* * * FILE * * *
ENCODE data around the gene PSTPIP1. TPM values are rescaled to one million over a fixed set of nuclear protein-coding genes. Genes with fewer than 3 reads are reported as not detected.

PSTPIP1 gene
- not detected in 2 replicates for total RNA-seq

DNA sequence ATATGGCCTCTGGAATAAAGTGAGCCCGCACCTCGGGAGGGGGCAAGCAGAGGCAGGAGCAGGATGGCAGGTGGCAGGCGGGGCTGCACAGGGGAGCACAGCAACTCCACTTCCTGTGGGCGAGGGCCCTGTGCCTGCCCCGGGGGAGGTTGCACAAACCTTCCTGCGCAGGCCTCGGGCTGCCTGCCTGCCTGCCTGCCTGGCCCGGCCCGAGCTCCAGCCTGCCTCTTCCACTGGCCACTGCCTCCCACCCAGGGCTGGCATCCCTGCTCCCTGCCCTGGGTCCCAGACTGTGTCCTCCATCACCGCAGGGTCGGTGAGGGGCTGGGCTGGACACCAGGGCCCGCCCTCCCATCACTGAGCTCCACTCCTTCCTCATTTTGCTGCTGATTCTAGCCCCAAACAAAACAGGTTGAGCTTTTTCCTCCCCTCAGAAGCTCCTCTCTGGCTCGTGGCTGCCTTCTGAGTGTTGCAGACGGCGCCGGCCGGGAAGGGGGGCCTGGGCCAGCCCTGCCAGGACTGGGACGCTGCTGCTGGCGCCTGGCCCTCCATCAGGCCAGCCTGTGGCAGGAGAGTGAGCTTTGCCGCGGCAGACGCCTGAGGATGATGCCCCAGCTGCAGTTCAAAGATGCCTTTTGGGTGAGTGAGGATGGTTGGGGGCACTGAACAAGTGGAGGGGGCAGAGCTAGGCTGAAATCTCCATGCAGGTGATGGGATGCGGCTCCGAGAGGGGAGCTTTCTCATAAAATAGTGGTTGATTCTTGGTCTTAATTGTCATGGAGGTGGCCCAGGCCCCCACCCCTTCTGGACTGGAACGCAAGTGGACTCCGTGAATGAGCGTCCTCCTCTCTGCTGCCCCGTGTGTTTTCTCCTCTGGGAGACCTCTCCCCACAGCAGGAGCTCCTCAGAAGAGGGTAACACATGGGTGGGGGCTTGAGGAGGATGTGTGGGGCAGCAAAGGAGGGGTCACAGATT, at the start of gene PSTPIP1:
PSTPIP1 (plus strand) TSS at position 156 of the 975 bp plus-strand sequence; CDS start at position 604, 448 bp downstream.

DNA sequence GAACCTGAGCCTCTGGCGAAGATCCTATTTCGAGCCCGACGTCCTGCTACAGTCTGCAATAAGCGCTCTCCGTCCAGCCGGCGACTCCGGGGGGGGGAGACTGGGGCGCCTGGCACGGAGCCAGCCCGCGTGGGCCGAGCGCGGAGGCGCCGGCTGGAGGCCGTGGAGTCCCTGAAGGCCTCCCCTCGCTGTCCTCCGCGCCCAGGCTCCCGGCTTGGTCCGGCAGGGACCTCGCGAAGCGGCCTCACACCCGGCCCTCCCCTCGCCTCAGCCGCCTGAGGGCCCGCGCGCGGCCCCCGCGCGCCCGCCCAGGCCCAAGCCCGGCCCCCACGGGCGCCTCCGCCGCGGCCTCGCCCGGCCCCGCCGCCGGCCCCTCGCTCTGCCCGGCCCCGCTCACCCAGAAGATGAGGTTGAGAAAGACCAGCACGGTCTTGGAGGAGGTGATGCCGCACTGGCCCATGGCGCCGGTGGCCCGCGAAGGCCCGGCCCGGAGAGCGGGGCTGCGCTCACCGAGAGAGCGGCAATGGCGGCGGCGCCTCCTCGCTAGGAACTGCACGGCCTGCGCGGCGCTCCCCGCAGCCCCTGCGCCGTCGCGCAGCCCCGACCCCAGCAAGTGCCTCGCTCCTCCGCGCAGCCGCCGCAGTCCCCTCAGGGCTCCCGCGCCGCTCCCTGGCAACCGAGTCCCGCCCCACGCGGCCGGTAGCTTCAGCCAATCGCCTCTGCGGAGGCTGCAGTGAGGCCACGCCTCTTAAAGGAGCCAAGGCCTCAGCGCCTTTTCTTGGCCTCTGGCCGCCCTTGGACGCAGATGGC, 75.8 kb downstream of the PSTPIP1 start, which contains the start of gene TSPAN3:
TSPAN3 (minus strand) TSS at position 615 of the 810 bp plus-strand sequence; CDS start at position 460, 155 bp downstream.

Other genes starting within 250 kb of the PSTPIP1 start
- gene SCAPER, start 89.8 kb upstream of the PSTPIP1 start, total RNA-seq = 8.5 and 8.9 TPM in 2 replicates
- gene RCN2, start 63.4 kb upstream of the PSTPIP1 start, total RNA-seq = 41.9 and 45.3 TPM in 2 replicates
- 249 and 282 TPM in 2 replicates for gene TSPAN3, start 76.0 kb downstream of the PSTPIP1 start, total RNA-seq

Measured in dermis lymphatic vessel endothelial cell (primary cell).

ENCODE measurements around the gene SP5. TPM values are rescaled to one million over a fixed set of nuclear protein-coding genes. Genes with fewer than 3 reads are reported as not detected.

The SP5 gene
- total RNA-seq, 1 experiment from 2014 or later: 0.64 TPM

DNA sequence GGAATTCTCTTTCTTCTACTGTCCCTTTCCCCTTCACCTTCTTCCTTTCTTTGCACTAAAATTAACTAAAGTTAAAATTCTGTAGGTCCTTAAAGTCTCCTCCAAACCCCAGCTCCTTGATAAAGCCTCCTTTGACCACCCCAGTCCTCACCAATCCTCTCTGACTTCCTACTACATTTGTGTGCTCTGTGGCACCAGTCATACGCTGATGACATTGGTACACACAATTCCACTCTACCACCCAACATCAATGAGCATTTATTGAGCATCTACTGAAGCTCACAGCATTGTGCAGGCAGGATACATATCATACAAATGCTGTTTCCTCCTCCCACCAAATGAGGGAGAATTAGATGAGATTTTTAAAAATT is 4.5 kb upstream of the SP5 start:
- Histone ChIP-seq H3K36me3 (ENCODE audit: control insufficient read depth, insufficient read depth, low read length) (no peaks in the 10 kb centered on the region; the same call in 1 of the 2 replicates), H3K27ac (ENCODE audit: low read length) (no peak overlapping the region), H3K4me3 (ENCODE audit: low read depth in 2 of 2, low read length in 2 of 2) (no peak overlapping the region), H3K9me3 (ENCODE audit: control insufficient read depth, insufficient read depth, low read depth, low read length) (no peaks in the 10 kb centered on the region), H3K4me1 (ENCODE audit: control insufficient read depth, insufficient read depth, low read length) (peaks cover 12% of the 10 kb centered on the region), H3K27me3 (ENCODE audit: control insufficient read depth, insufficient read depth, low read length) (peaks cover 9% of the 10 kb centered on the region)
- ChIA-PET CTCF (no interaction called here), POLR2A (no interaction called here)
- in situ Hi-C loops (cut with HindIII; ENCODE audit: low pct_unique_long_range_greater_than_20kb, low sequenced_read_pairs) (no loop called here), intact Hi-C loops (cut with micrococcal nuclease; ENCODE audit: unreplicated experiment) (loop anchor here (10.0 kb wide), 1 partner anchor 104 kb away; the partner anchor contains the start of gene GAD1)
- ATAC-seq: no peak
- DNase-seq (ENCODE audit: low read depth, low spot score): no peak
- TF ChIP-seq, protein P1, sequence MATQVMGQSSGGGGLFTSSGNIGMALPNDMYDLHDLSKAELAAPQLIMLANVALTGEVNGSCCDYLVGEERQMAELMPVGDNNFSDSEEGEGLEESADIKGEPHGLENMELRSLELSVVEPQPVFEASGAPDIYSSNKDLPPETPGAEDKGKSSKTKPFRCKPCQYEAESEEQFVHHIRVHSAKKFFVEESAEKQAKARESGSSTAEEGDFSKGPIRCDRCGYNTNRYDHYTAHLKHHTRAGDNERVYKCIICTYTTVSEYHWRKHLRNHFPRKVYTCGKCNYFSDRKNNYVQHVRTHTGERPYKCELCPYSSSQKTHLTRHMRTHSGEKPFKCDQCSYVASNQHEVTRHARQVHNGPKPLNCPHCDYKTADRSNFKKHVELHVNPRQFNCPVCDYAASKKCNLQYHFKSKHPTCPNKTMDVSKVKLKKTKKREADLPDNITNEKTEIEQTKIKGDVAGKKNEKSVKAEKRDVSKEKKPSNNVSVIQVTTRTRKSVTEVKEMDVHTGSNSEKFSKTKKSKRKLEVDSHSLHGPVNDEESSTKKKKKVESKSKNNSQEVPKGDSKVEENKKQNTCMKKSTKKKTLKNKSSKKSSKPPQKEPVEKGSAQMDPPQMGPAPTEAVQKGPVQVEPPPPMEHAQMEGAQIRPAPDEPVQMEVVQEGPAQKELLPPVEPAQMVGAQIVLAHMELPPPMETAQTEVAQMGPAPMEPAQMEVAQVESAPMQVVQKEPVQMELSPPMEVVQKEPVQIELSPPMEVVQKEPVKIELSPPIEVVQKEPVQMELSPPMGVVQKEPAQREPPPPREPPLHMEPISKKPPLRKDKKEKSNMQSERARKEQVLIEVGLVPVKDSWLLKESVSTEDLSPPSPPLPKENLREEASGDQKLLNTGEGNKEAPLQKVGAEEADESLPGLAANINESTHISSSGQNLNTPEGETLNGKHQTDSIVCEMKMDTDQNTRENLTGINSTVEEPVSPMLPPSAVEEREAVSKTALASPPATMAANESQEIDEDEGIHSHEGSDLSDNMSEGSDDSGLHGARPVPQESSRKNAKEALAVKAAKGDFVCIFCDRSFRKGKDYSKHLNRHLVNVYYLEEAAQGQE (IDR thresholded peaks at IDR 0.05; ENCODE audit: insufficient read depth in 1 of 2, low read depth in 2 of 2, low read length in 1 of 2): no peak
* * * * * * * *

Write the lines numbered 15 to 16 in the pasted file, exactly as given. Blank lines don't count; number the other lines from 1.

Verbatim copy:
- total RNA-seq, 1 experiment from 2014 or later: 0.64 TPM

DNA sequence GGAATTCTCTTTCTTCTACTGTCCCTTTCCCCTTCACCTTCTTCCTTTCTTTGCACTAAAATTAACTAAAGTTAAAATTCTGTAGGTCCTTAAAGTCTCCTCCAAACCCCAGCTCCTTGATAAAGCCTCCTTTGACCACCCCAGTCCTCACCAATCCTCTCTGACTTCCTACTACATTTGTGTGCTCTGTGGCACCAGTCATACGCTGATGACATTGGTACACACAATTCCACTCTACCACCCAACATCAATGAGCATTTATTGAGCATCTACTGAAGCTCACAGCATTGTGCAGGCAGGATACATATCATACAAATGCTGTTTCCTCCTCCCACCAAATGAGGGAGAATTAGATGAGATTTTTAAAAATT is 4.5 kb upstream of the SP5 start: